Sleisenger and Fordtran’s Gastrointestinal and Liver Disease 10th Edition PDF – 2 Volume Set

Sleisenger and Fordtran’s Gastrointestinal and Liver Disease 10th Edition PDF



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Preface

The tenth edition of Sleisenger and Fordtran’s Gastrointestinal and Liver Disease: Pathophysiology/Diagnosis/Management is among a select group of textbooks that have been valuable to readers over a long time span. Work by its founding editors, Marvin Sleisenger and John S. Fordtran, began more than four decades ago and culminated in the publication of the first edition, Gastrointestinal Disease, in 1973. Much has happened in the field of gastroenterology since then, and each edition of the text has methodically incorporated these exciting advances into its pages. Advances have included clearer understanding of the basic mechanisms of health and disease at a cellular, subcellular, genetic, and molecular level; a much clearer comprehension of the pathophysiology of GI and liver diseases; the introduction of numerous diagnostic tests and procedures (many of which displaced now outmoded tests and procedures); combining diagnostic with therapeutic endoscopy; developing many novel pharmaceutical agents and drug classes for conditions that previously had no such treatments; applying laparoscopic surgery in many common GI disorders; and so much more.
Over its 42-year lifespan, the textbook has had six editors: Marvin H. Sleisenger and John S. Fordtran (founding editors), as well as Mark Feldman, Bruce F. Scharschmidt, Lawrence S. Friedman, and Lawrence J. Brandt. These editors have had the good fortune to engage hundreds of superb author-contributors from around the globe who generously shared their knowledge and expertise with readers of the book. The editors also have had the luxury of stalwart support from a highly competent and professional publishing company, Elsevier, throughout the life of the book.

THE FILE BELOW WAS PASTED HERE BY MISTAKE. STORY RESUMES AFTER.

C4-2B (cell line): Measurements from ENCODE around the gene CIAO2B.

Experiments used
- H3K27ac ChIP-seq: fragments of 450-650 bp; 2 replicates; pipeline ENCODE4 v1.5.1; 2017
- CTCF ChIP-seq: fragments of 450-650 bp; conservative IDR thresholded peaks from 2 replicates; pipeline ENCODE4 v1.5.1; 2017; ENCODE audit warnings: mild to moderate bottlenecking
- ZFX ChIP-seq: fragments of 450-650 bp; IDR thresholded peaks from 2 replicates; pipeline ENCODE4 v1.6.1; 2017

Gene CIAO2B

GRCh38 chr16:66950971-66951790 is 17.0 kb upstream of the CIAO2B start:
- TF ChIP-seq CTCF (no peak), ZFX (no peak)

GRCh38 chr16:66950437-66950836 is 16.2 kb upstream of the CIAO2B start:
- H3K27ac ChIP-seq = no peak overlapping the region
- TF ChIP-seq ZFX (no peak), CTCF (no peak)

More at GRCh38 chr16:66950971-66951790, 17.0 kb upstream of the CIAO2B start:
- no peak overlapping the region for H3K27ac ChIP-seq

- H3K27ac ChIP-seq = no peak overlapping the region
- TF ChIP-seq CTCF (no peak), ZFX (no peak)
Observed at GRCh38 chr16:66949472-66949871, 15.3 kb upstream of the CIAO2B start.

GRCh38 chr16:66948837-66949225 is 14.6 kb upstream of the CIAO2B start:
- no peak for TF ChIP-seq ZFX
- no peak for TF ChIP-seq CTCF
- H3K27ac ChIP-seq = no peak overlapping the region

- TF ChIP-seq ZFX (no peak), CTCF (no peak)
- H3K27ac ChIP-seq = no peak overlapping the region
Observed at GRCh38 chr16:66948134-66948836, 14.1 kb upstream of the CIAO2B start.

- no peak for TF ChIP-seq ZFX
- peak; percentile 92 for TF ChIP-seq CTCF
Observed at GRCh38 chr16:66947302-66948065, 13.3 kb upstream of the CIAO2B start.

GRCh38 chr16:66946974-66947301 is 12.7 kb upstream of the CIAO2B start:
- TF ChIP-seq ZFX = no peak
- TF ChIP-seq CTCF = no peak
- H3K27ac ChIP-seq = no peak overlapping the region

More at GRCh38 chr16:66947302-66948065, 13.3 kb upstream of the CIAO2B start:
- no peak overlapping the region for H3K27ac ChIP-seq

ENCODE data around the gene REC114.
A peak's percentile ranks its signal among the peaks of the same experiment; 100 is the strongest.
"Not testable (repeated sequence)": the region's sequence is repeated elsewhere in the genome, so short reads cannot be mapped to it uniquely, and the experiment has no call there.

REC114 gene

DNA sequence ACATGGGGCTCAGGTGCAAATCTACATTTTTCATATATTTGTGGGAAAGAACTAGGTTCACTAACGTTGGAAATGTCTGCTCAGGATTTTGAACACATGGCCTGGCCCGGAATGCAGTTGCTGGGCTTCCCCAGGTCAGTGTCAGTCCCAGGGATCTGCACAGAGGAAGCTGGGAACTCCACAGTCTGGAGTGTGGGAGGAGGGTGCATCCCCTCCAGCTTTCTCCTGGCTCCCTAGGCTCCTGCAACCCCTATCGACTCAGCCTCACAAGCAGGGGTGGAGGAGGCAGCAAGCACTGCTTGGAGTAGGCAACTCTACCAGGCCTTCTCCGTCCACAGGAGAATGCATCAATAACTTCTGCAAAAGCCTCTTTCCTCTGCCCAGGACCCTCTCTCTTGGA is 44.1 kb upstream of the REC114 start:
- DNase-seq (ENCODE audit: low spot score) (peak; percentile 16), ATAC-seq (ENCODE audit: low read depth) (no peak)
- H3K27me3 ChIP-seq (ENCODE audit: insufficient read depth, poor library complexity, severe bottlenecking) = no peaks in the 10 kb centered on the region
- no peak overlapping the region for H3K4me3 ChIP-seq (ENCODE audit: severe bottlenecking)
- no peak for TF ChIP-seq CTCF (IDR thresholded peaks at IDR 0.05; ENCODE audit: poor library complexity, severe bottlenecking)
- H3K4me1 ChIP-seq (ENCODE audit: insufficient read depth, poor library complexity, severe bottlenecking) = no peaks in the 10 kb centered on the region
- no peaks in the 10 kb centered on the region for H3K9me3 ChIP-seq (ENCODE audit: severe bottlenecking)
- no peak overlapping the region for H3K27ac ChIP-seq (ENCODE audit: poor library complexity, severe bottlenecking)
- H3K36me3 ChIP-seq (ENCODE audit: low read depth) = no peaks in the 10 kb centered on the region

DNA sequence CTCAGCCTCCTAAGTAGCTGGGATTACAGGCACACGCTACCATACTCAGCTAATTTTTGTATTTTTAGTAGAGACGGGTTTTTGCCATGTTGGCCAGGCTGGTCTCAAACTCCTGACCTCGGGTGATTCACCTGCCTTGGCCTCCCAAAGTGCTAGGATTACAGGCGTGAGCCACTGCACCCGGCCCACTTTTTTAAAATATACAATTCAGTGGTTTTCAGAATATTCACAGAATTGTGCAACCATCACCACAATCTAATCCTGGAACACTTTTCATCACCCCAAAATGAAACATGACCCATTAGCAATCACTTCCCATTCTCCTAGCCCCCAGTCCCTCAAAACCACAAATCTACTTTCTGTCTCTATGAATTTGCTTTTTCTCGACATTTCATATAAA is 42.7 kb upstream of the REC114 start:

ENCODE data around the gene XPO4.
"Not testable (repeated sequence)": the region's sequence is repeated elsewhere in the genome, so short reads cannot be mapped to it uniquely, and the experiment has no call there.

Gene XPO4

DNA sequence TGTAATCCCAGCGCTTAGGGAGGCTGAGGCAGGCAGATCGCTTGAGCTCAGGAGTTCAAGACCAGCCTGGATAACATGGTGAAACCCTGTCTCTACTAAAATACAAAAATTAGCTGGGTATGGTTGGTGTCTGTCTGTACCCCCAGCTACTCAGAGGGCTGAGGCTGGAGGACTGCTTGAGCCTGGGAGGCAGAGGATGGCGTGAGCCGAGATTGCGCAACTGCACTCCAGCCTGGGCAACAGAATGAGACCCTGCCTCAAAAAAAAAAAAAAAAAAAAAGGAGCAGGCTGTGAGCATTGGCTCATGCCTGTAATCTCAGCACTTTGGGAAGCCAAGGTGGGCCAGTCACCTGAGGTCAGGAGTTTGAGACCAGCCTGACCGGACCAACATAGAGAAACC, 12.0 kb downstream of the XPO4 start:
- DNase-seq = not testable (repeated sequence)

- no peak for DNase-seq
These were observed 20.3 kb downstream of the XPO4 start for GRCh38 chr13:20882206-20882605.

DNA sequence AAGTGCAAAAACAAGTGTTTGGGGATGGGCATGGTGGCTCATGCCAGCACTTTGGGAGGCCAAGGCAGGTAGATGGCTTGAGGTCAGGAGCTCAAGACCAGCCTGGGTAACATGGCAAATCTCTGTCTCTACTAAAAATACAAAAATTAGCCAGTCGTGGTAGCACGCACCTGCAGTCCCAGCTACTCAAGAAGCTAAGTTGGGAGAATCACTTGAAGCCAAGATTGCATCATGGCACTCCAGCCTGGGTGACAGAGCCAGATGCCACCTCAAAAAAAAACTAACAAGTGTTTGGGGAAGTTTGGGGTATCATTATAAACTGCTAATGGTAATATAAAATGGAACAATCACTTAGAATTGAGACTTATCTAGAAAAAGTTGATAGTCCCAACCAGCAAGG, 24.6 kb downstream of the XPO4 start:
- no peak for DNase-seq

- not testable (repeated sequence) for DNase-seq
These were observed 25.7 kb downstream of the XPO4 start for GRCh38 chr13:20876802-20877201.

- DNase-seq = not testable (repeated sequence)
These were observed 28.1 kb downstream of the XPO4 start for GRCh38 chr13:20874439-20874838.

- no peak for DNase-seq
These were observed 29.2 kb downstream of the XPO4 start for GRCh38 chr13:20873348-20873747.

When the first edition of Gastrointestinal Disease was published in 1973, it was quite different from this, the tenth edition. The first edition was printed in a single volume of less than 1600 pages, with well over 200 of these pages devoted to a single entity—peptic ulcer disease. There were 115 chapters in the first edition, compared with 132 chapters in the tenth edition. Besides its two founding editors, the first edition had 55 contributors, compared with 217 contributors in the tenth edition. The first edition was written almost entirely by authors based in the United States, whereas authors from 15 countries have contributed to the pages of the tenth edition. The vast majority of chapters in the first edition were written by a single author, whereas most chapters now have two authors. And perhaps most important, there was no coverage of liver diseases in the first edition, or even in the four subsequent editions, until the sixth edition—renamed Gastrointestinal and Liver Disease: Pathophysiology/Diagnosis/Management—was published in 1998. In 2007, the British Medical Association awarded the eighth edition of the book its First Prize in the field of gastroenterology.